Two Cloud Skills You Might Not Have Thought Of

Susan Hall

Just as businesses are still trying to figure out exactly what the cloud is and what it can do for them, IT pros are scrambling to stay ahead of the skills that will be required.


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In this post I quoted Tom Kiblin, CEO of cloud- and location-hosting company Virtacore, saying:

Our guys have to be skilled in so many areas-OS, hypervisor, storage, routing, backups-you can't find them. In three to five years other people [companies other than service providers] will realize their people have to [be] cross-trained to be an asset to an organization, not just be a member of the routing team or a load-balancing team or a SAN team, or whatever.

I've also come across a couple of skills that could draw in folks from the business side, creating the business/IT hybrid roles we've been hearing about.



  • The second is teaching. Forrester's enterprise architecture research director Alex Cullen told Computerworld UK that because the cloud will make it so easy for business folks to deploy IT services without input from IT, IT must teach the rest of the business how to do this well. Cullen said this will be a way for IT to demonstrate its value:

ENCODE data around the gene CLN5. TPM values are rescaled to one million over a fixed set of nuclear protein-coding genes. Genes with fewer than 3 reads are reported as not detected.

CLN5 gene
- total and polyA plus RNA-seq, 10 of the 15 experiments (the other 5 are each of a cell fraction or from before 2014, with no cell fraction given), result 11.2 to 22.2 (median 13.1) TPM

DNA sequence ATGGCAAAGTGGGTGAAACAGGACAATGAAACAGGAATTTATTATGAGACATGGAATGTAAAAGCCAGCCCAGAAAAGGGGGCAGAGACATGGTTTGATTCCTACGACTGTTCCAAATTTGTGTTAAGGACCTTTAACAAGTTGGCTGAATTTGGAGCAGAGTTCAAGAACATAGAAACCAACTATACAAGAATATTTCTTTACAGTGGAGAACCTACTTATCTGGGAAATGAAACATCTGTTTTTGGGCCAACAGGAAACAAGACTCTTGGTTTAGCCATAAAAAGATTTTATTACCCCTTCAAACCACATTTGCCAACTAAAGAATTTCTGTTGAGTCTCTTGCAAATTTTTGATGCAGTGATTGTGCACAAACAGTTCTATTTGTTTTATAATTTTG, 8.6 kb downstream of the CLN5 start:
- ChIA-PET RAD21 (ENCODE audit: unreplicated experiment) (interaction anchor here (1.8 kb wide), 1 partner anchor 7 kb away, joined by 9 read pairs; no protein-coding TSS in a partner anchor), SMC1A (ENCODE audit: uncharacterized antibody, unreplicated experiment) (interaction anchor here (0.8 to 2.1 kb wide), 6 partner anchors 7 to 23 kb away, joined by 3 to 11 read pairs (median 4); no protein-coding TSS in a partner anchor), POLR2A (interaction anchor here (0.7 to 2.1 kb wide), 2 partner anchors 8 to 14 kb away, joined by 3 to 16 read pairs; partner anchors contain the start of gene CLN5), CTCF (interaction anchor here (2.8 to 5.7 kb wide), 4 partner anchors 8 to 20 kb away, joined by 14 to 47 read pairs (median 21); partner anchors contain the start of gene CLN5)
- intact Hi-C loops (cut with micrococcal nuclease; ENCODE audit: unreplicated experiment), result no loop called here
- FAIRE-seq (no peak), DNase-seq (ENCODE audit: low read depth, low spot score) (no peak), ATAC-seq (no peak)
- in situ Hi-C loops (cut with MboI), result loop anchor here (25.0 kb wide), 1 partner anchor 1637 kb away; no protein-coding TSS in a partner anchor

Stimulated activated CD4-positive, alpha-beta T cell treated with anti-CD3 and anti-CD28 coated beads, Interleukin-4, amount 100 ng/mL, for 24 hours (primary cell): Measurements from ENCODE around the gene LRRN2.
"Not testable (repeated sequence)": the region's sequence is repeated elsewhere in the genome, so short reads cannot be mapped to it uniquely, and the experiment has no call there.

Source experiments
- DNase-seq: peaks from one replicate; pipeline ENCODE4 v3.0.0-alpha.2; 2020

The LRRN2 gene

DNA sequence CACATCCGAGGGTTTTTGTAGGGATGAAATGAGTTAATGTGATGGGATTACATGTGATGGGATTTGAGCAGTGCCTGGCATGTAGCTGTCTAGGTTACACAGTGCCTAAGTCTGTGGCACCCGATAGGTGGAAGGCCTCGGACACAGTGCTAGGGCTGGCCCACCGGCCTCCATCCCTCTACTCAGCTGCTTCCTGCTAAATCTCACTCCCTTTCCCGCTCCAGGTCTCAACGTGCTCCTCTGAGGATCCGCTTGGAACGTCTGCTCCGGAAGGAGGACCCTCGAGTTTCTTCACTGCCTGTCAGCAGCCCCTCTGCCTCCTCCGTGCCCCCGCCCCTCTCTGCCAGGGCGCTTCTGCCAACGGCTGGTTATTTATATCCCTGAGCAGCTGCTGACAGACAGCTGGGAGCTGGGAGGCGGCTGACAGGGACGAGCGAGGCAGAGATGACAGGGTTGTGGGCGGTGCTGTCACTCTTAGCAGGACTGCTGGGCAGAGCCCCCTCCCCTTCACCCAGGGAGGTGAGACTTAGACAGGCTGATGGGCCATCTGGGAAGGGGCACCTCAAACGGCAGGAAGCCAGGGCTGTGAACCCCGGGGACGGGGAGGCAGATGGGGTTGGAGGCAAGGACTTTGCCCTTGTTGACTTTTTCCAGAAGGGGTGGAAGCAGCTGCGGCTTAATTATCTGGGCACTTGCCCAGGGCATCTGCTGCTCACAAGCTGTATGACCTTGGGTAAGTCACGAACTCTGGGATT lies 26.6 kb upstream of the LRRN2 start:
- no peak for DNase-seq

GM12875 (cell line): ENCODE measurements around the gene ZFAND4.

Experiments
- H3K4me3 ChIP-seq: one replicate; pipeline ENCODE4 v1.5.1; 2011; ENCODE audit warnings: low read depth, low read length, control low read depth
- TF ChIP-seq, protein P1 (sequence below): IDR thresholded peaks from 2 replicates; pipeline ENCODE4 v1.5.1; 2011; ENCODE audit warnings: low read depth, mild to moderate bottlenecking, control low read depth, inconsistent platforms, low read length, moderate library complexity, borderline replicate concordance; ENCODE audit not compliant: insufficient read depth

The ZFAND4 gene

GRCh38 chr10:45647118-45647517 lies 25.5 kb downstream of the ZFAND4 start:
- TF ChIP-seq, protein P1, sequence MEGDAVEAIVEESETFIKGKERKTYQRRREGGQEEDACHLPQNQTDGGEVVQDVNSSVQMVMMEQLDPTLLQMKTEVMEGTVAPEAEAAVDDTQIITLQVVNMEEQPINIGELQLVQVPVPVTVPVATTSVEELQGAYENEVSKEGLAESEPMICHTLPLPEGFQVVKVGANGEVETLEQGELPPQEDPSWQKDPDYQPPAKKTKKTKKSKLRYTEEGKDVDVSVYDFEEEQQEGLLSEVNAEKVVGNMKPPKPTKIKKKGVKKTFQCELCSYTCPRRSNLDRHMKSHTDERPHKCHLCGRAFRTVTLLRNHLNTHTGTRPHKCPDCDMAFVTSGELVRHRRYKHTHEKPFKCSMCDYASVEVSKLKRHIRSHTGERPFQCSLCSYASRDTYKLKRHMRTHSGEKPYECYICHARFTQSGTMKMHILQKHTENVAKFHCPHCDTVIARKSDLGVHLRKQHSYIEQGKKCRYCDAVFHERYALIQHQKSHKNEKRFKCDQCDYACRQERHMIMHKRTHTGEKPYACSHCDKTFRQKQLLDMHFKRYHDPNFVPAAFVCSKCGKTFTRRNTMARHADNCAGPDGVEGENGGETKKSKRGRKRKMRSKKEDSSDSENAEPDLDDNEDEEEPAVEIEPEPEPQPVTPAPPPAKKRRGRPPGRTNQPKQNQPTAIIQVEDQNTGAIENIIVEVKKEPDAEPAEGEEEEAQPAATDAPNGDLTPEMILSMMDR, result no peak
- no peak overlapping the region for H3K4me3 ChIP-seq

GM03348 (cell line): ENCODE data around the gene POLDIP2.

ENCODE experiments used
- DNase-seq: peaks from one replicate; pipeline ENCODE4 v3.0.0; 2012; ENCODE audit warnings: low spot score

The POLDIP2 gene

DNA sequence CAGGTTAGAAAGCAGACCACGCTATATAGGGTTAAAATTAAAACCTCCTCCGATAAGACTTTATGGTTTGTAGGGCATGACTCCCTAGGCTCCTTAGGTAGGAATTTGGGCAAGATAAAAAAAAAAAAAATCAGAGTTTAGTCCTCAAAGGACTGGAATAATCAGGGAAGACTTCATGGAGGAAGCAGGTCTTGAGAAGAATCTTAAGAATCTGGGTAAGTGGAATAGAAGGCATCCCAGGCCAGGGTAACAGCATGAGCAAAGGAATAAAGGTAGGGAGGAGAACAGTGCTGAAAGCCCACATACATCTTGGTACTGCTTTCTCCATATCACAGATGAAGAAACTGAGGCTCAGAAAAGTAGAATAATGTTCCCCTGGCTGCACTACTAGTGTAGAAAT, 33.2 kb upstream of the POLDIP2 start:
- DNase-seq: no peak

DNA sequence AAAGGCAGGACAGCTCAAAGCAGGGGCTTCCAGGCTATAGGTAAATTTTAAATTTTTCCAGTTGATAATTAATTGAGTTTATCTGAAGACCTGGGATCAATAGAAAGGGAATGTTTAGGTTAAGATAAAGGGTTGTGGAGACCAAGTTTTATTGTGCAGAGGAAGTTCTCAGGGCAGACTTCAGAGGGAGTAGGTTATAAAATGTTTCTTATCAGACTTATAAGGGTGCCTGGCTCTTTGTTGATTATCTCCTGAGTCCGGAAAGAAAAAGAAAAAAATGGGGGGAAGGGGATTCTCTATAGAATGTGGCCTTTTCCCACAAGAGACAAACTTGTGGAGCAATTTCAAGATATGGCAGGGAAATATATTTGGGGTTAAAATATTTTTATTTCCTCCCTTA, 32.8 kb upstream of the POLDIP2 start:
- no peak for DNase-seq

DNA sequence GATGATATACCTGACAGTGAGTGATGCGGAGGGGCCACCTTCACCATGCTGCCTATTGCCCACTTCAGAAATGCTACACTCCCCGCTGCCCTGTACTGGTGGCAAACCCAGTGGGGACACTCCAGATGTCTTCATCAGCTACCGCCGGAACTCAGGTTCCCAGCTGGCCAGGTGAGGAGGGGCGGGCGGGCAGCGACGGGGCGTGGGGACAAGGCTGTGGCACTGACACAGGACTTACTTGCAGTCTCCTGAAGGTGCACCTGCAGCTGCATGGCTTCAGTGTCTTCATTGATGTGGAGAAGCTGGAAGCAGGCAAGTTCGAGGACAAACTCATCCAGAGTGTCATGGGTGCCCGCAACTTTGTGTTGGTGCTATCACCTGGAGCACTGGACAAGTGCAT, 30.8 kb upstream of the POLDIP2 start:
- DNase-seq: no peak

IT will teach business to procure in a reliable, scalable and secure way. Organizations will probably want staff based on their ability to teach.

As IT Business Edge's Loraine Lawson has written, that will require IT to focus on broader issues, such as governance.


Cullen also said that he expects IT departments of the future to be smaller, more focused on their abilities in integrating with legacy applications and with sourcing. Forrester expects the enterprise architect role to be split in half, with those capabilities staying in IT and the business aspects of applications and information moving into the business, possibly creating a new role there such as head of planning and innovation.

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